29 Aug

Change the ratio! But I’m auditing myself first

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If I follow you on Twitter, you may have noticed that I’ve have added you to a Twitter list: Male or Female.

There’s also a private list for People of Color*.

Before you freak out, let me explain what I am trying to do.

A few weeks back I hear a great segment on On The Media, about writer Katie Notopoulos, who created a holiday called Unfollow a Man Day. The piece originally aired on the tl;dr podcast.

Check it out:

This segment came from Notopoulos’ decision from realizing she was following a ton of dudes on Twitter, rather than other females.

She explains it here: Why I Created The #UnfollowAMan Movement

Anyway, that got me thinking… for about a year, I have consciously been trying to diversify who I follow on Twitter.

I never want to be caught in an echo chamber, and I have learned that I get a beneficial edge when I hear outside voices, instead of hearing the same people from within the journalism industry.

But while my diverse follow was a conscious act, I still don’t know if I have struck the right balance.

So, why not find out?

And that’s where these lists come it.

By going through the 960+ people I follow and doing an inventory, I can achieve a couple of things:

1- What is my actual ratio? If I am preaching diversity and parity, am I practicing it too? I don’t know, and that’s what I am looking to find out. This self-experiment really is an audit.

2- In the interview with Notopoulos, she said she realized that some stories that were seen as newsworthy coming from “Twitter buzz,” were only a buzz for men. Meaning, because she followed dudes, dudes’ topics dominated. For me, inversely, I want to see what topics are not buzzing in my stream… or who is it buzzing with.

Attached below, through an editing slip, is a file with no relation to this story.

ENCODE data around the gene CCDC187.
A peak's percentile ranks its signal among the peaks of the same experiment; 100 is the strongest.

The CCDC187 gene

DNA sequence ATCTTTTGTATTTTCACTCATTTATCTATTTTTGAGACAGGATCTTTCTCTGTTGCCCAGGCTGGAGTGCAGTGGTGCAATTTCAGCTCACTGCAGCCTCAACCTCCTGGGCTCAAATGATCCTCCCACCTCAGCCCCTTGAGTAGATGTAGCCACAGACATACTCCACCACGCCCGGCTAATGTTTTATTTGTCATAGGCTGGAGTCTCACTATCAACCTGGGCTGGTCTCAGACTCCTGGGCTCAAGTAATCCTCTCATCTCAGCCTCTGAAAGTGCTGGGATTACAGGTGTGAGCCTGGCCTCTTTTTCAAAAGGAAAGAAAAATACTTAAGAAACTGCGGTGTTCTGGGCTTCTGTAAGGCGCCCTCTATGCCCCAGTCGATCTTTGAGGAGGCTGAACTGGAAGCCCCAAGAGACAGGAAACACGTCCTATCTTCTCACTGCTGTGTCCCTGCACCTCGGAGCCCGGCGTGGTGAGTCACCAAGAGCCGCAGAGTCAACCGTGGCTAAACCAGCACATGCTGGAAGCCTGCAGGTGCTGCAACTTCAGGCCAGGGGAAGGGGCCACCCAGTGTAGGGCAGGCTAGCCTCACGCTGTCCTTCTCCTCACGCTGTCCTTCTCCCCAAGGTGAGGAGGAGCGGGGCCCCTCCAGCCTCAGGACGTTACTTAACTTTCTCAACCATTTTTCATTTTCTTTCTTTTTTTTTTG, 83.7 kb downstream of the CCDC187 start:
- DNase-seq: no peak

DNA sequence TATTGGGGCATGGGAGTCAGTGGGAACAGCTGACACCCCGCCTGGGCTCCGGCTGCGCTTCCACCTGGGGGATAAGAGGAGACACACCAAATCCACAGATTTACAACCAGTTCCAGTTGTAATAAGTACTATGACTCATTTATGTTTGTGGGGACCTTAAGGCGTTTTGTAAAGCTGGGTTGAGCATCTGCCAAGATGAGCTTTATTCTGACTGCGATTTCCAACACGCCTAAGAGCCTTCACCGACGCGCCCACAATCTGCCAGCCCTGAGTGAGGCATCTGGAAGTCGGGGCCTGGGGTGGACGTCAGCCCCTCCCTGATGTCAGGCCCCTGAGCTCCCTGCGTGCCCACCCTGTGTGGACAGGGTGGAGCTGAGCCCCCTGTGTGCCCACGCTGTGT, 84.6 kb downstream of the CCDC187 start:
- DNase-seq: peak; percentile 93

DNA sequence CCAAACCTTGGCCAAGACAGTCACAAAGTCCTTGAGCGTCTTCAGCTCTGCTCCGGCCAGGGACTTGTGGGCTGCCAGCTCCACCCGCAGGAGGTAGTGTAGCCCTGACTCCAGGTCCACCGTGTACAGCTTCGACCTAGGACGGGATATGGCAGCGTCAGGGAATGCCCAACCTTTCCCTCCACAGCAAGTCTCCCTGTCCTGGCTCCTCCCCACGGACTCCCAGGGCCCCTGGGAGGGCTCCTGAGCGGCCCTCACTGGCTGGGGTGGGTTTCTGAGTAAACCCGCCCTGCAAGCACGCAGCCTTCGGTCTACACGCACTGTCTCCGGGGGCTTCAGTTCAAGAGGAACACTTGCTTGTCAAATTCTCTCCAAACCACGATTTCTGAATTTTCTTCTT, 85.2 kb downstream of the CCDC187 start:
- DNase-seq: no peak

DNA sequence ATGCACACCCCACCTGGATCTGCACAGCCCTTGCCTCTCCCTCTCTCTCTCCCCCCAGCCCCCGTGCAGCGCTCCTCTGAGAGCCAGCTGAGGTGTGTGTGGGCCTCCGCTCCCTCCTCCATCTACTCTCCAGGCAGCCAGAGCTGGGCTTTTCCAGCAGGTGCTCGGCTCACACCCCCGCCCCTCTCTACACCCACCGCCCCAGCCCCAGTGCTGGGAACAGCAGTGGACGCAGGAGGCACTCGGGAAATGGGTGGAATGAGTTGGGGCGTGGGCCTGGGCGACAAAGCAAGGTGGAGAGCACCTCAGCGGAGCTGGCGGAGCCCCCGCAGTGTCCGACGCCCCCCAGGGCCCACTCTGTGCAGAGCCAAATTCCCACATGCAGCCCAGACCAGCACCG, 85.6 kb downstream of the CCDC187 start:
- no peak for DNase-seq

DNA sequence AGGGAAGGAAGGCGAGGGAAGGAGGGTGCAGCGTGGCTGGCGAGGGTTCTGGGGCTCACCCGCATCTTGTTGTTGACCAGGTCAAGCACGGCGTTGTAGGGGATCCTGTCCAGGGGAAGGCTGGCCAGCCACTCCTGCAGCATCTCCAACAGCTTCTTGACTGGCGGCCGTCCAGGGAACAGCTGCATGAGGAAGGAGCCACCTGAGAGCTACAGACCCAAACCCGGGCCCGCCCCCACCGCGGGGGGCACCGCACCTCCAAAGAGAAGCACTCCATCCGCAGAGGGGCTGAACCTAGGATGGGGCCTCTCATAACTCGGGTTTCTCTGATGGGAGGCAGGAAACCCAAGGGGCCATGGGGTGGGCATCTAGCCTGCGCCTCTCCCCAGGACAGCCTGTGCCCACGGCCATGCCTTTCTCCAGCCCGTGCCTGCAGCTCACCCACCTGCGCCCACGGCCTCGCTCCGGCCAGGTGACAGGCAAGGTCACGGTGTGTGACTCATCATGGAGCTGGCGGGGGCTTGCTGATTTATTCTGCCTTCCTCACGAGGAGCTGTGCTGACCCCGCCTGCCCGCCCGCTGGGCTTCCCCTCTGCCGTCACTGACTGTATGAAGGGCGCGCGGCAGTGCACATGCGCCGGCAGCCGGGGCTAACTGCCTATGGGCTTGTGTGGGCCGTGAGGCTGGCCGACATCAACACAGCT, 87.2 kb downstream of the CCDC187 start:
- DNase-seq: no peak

There is such a thing as Black Twitter. Latino Twitter, non-English Twitter… but most users don’t know (or care) because they follow people and communities they know… or reflect their experiences.

Side note: I wrote this post at 11:30PM-ish, because some people were weirded out by being added to a list. And one person, I feel, began to project some assumptions on what I am trying to do… hence this quick post.

But, let me be clear… just like Twitter, this is for me. I use Twitter for a tool that benefits my knowledge. And now I am using Twitter lists to benefit me as well. I am dying to know the results of this self-imposed audit and see if I can spot any patterns. I am coming in with NO ASSUMPTIONS, open to whatever results may come.

And, for the record, I don’t care if this is scientific or not. This is me grouping subjective follows along gender lines and see if anything emerges. I’m a hackademic, not an academic.

Now, after reading this post, I want to invite/challenge you to do the same thing. Find out if your stream is skewed by following one community more than another… hell, find out if you have a bias. Let me know if you try this thing… and, of course, feel free to share your thoughts on what I am doing. I’m trying to be open and transparent… and I am coming with good intentions.

UPDATE: At 12:21AM, I renamed my lists to be Gender Audit Proj: Female and Gender Audit Proj: Male, to be clearer on what I am doing.